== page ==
KANSAS CITY — Someday soon, the grass may be greener for people laid to rest in a section of one Lawrence, Kan., cemetery.
The first plot has been sold in a city-owned cemetery that offers the dearly departed a chance to be buried without being embalmed, in a biodegradable casket, with no concrete grave liner or a traditional cut or polished headstone.
When the Lawrence City Commission decided to set aside about a third of an acre in Oak Hill Cemetery for "green" funerals, the college town with an environmentally friendly reputation joined a growing national trend.
In Lawrence, the green burial area of Oak Hill Cemetery is on a wooded hillside, where plots were laid out around the trees. The city installed some natural log benches for visitors.
In the natural burial section, visitors will not see artificial flowers, ornaments or other grave decorations. Headstones can be only natural rocks. Wildflowers and grasses will grow over the graves, eventually returning the area to its natural habitat.
It's all tucked away in a 45-acre cemetery where up to 10,000 people have been buried since the cemetery opened in 1865.
About 50 plots are currently available, but the area could be expanded into an additional five to 10 acres, said Mitch Young, cemeteries supervisor for the city's Parks and Recreation Department. Although only one plot has sold since they became available in January, Young said several people have come to see the site.
Larry McElwain, co-owner of Warren-McElwain Mortuary in Lawrence, expects demand to grow.
"This is really the front edge and a lot of people don't know yet what (green burial) means," McElwain said. "We've had a lot of questions. I think it will definitely grow over time."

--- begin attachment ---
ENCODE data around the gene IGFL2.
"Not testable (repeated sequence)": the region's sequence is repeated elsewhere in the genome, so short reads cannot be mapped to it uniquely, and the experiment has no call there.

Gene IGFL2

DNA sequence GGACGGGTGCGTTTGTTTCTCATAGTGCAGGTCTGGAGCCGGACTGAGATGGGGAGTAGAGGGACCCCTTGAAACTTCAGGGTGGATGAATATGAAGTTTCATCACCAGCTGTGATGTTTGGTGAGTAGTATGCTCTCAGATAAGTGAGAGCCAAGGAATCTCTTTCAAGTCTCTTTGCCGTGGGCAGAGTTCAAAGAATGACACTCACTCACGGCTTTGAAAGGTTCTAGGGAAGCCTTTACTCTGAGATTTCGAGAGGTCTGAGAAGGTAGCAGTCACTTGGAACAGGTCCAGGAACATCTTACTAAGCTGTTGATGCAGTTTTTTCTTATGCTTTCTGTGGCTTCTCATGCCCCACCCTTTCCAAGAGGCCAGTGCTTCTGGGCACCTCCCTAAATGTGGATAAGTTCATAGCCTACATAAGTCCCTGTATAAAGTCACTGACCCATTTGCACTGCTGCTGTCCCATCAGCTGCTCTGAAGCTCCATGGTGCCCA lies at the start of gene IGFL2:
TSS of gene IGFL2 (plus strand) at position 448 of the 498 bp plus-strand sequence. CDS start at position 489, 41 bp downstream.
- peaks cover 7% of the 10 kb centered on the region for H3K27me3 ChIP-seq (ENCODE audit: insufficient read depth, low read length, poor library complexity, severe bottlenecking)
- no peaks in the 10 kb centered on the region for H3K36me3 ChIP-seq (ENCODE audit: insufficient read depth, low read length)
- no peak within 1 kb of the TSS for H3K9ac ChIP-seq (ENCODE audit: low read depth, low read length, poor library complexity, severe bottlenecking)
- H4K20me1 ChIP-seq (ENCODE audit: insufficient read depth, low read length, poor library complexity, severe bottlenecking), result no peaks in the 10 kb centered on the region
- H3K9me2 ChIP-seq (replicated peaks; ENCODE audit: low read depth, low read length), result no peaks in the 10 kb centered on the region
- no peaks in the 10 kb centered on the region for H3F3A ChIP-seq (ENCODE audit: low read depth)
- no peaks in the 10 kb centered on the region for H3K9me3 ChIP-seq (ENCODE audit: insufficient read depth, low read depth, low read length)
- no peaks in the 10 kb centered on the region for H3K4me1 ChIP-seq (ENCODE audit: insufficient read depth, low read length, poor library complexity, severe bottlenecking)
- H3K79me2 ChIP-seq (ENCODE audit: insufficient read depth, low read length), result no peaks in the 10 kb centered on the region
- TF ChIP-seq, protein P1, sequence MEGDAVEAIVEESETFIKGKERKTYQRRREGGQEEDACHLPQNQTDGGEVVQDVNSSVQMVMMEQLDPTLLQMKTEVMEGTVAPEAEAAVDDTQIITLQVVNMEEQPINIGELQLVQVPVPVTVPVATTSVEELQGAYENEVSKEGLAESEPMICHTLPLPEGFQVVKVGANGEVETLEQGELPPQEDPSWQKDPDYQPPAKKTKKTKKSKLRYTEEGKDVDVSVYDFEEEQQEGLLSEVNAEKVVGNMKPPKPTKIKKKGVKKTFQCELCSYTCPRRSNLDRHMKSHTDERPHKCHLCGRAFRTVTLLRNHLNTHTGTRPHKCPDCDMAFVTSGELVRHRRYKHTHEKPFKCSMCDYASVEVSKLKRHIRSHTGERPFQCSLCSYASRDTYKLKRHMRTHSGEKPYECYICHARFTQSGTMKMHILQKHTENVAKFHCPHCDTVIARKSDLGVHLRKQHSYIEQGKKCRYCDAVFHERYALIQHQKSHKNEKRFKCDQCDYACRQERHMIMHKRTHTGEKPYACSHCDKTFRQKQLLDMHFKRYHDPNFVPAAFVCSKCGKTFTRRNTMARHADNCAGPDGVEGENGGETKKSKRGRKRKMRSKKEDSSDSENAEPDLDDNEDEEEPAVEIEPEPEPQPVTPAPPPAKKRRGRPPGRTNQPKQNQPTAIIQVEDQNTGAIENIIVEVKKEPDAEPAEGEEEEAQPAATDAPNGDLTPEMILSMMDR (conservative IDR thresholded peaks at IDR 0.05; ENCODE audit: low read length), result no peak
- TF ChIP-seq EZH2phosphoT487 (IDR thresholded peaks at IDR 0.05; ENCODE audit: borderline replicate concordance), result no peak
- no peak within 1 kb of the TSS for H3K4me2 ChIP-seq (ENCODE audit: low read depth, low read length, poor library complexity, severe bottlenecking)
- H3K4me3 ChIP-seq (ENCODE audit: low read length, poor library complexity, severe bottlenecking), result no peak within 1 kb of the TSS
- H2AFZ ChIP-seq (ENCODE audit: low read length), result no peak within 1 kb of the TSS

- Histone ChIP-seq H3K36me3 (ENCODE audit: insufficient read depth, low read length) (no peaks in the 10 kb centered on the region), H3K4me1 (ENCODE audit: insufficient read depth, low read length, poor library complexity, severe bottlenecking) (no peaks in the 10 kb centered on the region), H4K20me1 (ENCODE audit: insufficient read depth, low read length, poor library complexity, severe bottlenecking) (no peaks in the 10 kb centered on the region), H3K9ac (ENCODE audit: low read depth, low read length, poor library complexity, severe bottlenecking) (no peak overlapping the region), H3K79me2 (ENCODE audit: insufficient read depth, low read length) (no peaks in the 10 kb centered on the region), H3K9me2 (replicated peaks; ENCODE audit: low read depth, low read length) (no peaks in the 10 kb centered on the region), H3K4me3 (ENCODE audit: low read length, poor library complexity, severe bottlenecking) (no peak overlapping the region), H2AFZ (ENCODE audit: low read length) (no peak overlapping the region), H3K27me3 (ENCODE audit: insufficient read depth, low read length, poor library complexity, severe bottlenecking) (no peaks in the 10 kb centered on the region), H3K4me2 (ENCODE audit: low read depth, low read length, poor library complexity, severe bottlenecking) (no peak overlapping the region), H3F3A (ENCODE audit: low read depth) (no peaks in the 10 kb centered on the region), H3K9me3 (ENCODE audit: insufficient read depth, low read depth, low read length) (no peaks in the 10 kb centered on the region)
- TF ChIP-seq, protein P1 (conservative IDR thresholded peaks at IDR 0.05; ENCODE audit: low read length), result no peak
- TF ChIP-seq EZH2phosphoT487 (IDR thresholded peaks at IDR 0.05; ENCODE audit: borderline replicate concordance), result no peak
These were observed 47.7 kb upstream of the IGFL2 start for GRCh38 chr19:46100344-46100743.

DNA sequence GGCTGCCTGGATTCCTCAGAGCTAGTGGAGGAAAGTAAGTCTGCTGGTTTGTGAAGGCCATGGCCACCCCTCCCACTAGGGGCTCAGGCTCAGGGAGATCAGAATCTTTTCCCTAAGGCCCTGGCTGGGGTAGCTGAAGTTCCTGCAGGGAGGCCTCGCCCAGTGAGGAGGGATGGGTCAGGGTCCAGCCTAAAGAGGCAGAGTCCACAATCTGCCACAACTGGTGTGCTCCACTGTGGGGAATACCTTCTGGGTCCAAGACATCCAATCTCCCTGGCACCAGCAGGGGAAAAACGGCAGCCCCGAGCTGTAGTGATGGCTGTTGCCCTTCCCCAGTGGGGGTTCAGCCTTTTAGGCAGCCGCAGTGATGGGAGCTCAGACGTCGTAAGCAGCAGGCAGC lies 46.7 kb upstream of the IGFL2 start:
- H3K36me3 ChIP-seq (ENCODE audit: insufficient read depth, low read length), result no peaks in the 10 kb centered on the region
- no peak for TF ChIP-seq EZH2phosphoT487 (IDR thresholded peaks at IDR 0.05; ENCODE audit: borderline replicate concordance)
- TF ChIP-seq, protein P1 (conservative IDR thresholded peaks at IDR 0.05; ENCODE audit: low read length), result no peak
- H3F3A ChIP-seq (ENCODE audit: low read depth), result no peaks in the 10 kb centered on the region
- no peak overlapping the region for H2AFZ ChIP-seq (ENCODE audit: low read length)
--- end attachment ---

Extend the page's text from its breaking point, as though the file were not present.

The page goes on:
Funeral directors and city officials had several questions of their own when the idea first came up. McElwain said maintenance, logistical, legal, safety and aesthetic issues all had to be addressed.
For example, how do you get a body into the ground if the family doesn't want the traditional motorized lowering device? How do you safely get the body to a wooded, hilly grave site? And do you use heavy machinery to dig?
They discussed the issues with the Green Burial Council, a national group that certifies if cemeteries meet strict green guidelines, although the Lawrence cemetery has not been certified.
The Lawrence effort would be a hybrid because it does not meet all the Green Council standards, but Joe Sehee, director of the council, still praises city officials.
"We applaud them because they are making the option available," Sehee said. "A lot of times these things can unravel but I applaud them for making the effort."
Lawrence decided to allow the lowering device unless a family declines. Then city staff will help lower the casket, using biodegradable materials. City staff will hand-shovel the first one-third of the grave, with the rest done by machinery. Loved ones can help with the shoveling.
"We don't want to this to be a bad experience for people. We tried to anticipate the 'what ifs?'" McElwain said. "We may not be 100 percent green, but it's a dramatic shift toward that."
As for cost, green burials can be between 25 to 75 percent less than a traditional burial, depending on family preferences, McElwain said.
Family preferences and legal requirements mean green burials and products used in them vary across the country, said James Olson, a spokesman for the National Funeral Directors Association and a funeral home director in Wisconsin.
"We call it the shades of green," Olson said. "For example, some people don't want to be embalmed; for others that's important. The goal of funeral directors is to offer different types of services that meet the needs of the families."
That's been the goal since embalming began during the Civil War, to preserve soldiers' corpses to take them back home, he said.
"Burial in general is a natural process," Olson said. "The 'green burial' movement is putting a title on it to make it trendy. But it's not terribly new, just getting the word out and labeling it."
Sehee said for the last century, the funeral industry has sold people the idea that it was the decent thing to do to preserve a body by using vaults and embalming. Now, he said, people are beginning to doubt that message.
"I think people are finding solace in the ashes to ashes idea again," he said. "It allows people to befriend death on some level, to say 'Let's let go and return naturally, not try to impede the process any more.'"